24 Hour Chicken Broth (Stock)
The nice thing about making chicken broth is that it doesn’t matter if you use a whole chicken or just the bones. When I first started making chicken broth, I just used the whole chicken. Now, I like to roast the chicken first, pick off the meat and just use the bones. If you want more nutrients in the broth, you can use the chicken’s feet, too. Using the best quality chicken is best. I use free-range chickens whenever possible. Organic would be my second choice. But, even if you can only find a conventional chicken at the grocery store, it will still have lots of benefits.
I swear by broth. Every time I feel like I’m coming down with something, I heat up a cup of broth on the stove. In my experience, it has made me feel so much better, so many times.
Disclaimer: I did not come up with this recipe on my own. I borrowed it from Nourishing Traditions by Sally Fallon. I’ve slightly changed it to fit my tastes.
You will need:
1 chicken, either whole or just the bones
1-2 tbsp. apple cider vinegar (I use Bragg’s)
2-3 carrots, cut into chunks. It’s not necessary to peel, just wash.
1 medium to large onion. I usually use a white or yellow onion. Cut into chunks.
3-4 cloves of garlic, smashed.
2-3 stalks of celery, cut into chunks. It’s not necessary to cut off the leaves or ends. Just make sure you wash it before using.
Seasonings, such as Italian seasoning or fresh parsley.
Optional: Add any veggie you would like. Or omit ones you don’t like or have on hand. My last broth didn’t include celery, because I didn’t have any.
Place the chicken (or bones) in a large pot and cover with water. Fill the pot within 1-2 inches of the rim. Add the apple cider vinegar and let sit for about an hour. This will help pull more vitamins and minerals out of the bones. After an hour, add the veggies and bring the water to a boil. Once it’s boiling, reduce the heat to low or medium low. You want it to just be simmering on the lowest heat possible. Skim any scum (foam) that comes to the top. At this point, you may wish to cover the pot. It’s going to be simmering for 24 hours, so it will start to evaporate. My extra large pot doesn’t have a lid, so I use a cookie sheet. Check the level of the broth every few hours, adding extra water if needed. I have an electric stove and keep my broth simmering on a very low heat, all night long. If I happen to wake up in the middle of the night, I check on the broth; otherwise, I just check it first thing in the morning. Once the broth has been simmering about 20 hours, I add in the seasonings. I really like Italian seasoning, but the original recipe calls for fresh parsley. I think the best amount of time to simmer is 24 hours or more, but I don’t always have that much time, so I’ll simmer for as little as 12 hours. If this is the case, I add in the seasoning about 4 hours before I plan on finishing.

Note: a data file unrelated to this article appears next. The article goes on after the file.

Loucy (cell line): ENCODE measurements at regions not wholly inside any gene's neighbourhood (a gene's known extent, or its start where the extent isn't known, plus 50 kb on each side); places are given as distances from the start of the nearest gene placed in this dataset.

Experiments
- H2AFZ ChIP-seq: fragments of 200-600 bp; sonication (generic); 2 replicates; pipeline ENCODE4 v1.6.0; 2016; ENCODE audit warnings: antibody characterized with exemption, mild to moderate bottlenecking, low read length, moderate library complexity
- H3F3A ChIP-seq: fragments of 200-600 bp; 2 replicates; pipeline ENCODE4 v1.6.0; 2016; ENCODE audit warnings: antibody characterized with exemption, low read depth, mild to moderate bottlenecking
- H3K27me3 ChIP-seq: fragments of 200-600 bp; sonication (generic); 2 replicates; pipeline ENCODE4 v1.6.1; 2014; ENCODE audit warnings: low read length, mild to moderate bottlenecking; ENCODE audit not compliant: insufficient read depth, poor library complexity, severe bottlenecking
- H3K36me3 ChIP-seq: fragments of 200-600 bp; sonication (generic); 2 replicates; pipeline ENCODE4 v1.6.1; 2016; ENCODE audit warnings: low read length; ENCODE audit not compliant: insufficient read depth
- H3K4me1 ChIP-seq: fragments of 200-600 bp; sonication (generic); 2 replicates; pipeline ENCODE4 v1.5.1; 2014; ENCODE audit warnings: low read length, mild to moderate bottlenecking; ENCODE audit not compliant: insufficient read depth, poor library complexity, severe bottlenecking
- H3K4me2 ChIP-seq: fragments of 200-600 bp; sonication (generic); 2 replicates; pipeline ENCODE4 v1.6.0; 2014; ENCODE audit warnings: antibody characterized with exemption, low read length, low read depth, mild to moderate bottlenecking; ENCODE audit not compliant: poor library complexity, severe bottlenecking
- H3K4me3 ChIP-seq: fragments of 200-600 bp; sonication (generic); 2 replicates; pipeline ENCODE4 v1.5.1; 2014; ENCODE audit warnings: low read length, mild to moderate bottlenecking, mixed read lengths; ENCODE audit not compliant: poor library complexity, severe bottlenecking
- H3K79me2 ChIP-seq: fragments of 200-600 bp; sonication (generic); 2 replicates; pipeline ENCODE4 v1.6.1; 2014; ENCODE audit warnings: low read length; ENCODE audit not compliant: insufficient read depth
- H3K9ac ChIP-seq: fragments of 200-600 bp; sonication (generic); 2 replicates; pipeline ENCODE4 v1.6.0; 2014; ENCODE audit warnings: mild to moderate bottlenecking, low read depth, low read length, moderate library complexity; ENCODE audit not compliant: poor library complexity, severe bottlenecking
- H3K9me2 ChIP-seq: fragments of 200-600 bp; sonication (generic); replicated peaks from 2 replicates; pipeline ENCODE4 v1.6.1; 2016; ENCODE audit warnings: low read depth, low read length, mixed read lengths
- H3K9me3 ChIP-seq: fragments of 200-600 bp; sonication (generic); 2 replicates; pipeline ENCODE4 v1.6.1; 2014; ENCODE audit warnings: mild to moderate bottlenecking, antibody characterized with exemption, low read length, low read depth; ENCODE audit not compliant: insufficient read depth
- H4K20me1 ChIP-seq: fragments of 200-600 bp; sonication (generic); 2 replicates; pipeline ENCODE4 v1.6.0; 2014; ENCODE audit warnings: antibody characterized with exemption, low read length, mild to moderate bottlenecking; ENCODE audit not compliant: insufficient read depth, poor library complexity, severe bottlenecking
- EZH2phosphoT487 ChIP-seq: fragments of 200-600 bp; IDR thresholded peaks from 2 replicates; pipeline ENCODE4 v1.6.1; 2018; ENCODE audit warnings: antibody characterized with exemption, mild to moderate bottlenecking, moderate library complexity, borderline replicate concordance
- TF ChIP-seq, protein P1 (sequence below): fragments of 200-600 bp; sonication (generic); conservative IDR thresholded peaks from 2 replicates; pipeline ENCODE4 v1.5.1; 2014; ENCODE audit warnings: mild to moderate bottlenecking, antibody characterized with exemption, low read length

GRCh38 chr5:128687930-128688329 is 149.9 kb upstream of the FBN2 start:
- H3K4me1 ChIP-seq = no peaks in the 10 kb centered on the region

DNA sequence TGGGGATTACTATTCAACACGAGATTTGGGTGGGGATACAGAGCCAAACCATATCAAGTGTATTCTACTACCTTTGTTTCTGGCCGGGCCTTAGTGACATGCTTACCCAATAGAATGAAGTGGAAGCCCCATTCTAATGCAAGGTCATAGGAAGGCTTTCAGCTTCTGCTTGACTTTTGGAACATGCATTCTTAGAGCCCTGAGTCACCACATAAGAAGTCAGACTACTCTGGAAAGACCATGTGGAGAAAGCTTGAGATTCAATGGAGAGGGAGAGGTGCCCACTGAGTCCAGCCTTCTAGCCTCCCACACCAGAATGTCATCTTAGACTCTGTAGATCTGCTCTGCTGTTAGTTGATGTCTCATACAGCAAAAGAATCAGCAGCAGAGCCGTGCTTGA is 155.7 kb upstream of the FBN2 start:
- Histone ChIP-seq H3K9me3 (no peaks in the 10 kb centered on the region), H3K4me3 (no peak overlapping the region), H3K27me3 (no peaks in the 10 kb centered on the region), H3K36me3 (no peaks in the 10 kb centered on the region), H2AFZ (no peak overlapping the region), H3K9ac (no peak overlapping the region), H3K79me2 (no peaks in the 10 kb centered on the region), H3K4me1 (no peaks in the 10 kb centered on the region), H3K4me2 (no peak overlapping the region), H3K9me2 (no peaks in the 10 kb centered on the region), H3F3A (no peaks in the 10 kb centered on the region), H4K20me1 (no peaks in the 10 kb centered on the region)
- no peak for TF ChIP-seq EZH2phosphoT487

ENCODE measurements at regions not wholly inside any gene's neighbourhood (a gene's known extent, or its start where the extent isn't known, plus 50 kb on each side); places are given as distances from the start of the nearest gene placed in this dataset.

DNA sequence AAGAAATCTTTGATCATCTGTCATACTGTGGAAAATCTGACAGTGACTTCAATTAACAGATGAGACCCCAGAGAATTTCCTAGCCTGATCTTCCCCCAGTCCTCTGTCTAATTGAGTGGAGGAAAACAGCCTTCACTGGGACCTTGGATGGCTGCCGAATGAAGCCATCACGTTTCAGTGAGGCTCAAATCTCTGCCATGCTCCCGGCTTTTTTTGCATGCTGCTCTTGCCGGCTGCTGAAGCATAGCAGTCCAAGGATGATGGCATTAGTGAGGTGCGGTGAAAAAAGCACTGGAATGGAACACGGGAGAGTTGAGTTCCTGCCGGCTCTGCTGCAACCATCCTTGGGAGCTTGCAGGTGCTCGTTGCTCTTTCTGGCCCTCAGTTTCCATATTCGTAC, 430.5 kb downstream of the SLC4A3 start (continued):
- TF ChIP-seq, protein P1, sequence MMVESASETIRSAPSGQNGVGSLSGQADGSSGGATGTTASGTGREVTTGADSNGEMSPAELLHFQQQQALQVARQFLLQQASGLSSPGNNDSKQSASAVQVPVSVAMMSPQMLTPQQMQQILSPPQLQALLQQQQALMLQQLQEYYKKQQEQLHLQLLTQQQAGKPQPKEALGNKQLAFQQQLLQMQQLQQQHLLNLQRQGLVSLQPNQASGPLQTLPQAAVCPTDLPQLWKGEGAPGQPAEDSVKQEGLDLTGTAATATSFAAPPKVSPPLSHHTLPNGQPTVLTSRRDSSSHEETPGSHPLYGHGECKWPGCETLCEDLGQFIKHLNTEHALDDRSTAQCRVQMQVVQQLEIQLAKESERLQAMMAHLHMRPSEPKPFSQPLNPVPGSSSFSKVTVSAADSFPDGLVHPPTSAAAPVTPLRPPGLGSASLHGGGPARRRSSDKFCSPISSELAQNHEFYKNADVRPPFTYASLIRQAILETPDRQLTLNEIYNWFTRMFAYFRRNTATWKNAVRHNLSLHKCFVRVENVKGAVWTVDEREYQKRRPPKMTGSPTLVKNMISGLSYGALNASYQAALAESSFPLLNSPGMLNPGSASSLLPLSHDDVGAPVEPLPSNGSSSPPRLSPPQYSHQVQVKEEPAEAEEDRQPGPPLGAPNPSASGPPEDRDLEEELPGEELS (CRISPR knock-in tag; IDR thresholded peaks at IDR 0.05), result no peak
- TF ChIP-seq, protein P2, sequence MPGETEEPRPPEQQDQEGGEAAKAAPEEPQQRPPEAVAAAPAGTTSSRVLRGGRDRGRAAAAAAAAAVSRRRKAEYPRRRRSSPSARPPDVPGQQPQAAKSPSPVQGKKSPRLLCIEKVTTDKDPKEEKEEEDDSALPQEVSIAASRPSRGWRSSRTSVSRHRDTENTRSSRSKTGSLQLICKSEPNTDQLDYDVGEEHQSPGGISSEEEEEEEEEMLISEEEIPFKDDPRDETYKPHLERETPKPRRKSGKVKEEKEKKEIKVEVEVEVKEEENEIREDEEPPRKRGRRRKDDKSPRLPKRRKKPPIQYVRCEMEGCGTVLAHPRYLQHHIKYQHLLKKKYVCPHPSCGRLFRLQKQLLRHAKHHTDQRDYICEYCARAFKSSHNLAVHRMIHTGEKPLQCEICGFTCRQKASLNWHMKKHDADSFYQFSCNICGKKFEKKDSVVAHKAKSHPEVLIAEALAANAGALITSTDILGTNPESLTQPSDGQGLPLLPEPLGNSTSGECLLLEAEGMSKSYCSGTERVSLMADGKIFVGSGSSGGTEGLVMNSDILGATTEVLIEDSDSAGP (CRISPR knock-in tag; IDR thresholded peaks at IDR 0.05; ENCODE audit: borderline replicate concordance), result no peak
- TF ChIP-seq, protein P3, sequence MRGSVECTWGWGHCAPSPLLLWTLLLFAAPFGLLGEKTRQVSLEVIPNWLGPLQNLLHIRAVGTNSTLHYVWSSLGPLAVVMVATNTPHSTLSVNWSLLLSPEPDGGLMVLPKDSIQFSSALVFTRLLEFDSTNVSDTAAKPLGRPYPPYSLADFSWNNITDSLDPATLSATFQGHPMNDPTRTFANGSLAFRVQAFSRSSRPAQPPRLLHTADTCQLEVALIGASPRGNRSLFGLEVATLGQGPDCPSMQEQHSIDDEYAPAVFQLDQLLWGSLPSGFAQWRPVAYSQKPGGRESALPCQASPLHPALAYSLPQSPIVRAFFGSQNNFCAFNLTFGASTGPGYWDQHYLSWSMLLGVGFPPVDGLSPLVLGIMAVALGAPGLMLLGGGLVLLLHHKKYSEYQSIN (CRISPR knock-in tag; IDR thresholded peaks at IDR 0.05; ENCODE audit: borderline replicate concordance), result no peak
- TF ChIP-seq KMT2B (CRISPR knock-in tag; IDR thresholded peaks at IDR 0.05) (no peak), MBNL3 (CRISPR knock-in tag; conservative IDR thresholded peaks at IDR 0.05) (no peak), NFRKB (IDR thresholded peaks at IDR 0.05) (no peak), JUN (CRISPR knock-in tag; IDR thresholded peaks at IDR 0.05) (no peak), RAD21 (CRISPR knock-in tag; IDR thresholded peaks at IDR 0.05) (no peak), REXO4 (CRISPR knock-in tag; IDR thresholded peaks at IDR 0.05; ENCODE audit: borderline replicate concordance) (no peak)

Once the broth is done, remove it from the heat. You’ll want to strain out all of the veggies and the chicken from the broth. I set up a large bowl with a strainer inside. Using two large spoons helps in removing the chicken before you strain. Set the chicken (or bones) aside. Once the chicken is cool, pull of the meat for later use. After you have strained the broth into the bowl, throw away the veggies. The vitamins and nutrients are in the broth now, and the actual veggies are mushy and tasteless. If you want to have veggies in your soup later on, you can add new ones. If you had simmered a whole chicken, remove the meat from the bones. This can be a little tricky, because the bones are very soft and some might end up in the meat. If you simmered only the bones, you can throw these away or feed them to your dog. Normally, you would never feed chicken bones to a dog, but these are very soft by this point. Use your discretion.
Cool the broth and pour into smaller containers for freezing. I have 1 and 2 cup bowls for freezing my broth. Or, if you plan on using right away, place in the refrigerator to cool completely. A lot of people skim the fat off of the top of the stock before using. I only do this if I’m not using a free-range chicken.
That’s it. Broth doesn’t take much work, just time. And most of that time, it’s just simmering. I’m not telling you what to do, but some people turn off the heat if they have to run errands, some don’t. I usually keep it going on a very low heat, even when I run errands. Make sure you clear the area around the pot, if you are going to do that. I move everything away at least 1 foot from the stove.
Let me know if you have any questions about making the broth! You can email me at email@example.com.